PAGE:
“But sometimes I do some running races or some bike races or something, and if I get in a position, I’m there for the win. Yes, the daggers do sometimes come out. But I keep them hidden away.”

(Evans went on complete his half-marathon trail run in a very respectable hour and a half. As he noted on Instagram: “Not bad on almost zero training right? 🤔”) 

Throughout his professional career Evans made a point of steering clear of reading the cycling press. “Often it’s written about you and things are written incorrectly so it makes me a bit angry, so it’s better not to know them,” he explains. Nowadays, though, Evans is much more interested in staying up to date. In fact, our conversation is the result of an email exchange with Evans after we learned he is a CyclingTips reader and paid-up VeloClub member.

Evans enjoys keeping up with the latest racing and tech news, at least partially to stay in the loop for his various industry roles. I’m keen to know what he’s most excited about in the world of cycling at the moment.

“The whole gravel thing for me is probably the thing that excites me the most,” he says. “Road cycling and Strava and Zwift – if you want to be better than yesterday, beat your buddy or whatever, that’s great for that, but not everyone wants to do that. And that’s probably why I’m not on Zwift, because if I go on there everyone wants to beat me, so it’s not really enjoyable – it takes away the enjoyment a bit.

“But gravel, it’s sort of more mellow. It’s a bit between ‘90s mountain biking and road cycling. You can go out in a group, you can enjoy yourself, and no one is looking at the time. And not many people have power meters on their gravel bike, I think. I haven’t seen many.

“And just the way the world’s going with population growth and traffic and unfortunate accidents that we’ve heard so much about over the last few years, [gravel is great] to get away from that traffic … And for me, on a personal level, it’s a lot like where I started mountain biking.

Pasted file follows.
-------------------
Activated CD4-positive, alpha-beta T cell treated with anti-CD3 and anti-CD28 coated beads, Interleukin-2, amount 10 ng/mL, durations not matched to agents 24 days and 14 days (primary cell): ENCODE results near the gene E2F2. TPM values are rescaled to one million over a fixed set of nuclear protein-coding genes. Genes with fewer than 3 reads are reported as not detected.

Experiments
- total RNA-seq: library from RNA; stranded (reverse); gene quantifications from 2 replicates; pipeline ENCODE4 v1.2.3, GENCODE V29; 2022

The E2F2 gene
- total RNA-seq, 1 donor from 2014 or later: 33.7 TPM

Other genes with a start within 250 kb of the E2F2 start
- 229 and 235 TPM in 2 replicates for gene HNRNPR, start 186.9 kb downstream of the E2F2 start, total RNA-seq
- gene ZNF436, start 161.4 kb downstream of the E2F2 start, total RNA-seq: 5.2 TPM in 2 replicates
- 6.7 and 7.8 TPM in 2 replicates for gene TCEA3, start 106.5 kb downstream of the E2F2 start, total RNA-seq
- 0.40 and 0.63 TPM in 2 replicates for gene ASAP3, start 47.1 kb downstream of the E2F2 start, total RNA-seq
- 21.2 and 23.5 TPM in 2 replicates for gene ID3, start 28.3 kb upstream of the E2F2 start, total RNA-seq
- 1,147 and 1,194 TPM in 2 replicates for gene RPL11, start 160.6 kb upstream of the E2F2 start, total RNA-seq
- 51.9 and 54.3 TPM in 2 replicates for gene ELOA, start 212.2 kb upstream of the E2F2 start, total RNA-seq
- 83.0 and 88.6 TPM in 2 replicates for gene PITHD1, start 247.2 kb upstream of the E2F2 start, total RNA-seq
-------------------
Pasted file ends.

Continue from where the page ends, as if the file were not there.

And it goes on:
“I just used to ride on the gravel roads out in the outer northern suburbs of Melbourne – Kinglake, Strathewen, that area there. I imported a cyclocross bike from Belgium some years ago to do gravel rides and everyone was like ‘what the hell is this?’ Nobody even knew what it was. There wasn’t even one available, I think, in Australia back then.”

Evans (in yellow) during the XC MTB race at the 2000 Sydney Olympics. Evans finished seventh that day.

As our conversation meanders from topic to topic over the course of 45 minutes, one thread we return to on several occasions is the impact the pandemic has had on Evans and his various ventures. It forced the cancellation of two editions of his race, it changed his role with BMC, it stopped him moving back to Australia sooner, and more. But there’s been an unexpected benefit to the pandemic too. For the first time in many, many years, Evans has actually been able to slow down a little.

“My whole career, especially the last years, were very intense,” he says. “We’ve got lockdown and closures [now] and all this and it’s like ‘This is a good speed!’ I’ve been trying to slow my life down for 10 years and then this pandemic comes along and it’s like ‘Well, I’m finally going to go and do that vegetable garden I’ve been meaning to do for the last six years.

“I know it’s boring but when you haven’t been able to do it for 20 years it’s kind of ‘Oh, this is nice. Our tomatoes are really good aren’t they?!’”

Eventually, our call ends much the way it started. A child’s shriek from a nearby room snatches Evans’s attention. He soldiers on with the conversation for a moment, trying to keep his train of thought, while also monitoring the chaos that’s building next door. We wrap up the call a moment later. “I’ll follow up with an email,” Evans says with a laugh as he disappears from the screen.

Life might have mellowed a little for Cadel Evans in recent years, but with two young boys to wrangle, you get the sense it will be some time before he slows down entirely.


For more from our conversation with Cadel Evans, be sure to tune into this week’s episode of the CyclingTips Podcast where Evans talks about his transition from mountain biking to road racing, trying to follow Davide Rebellin’s wheel as a neo-pro, and much more.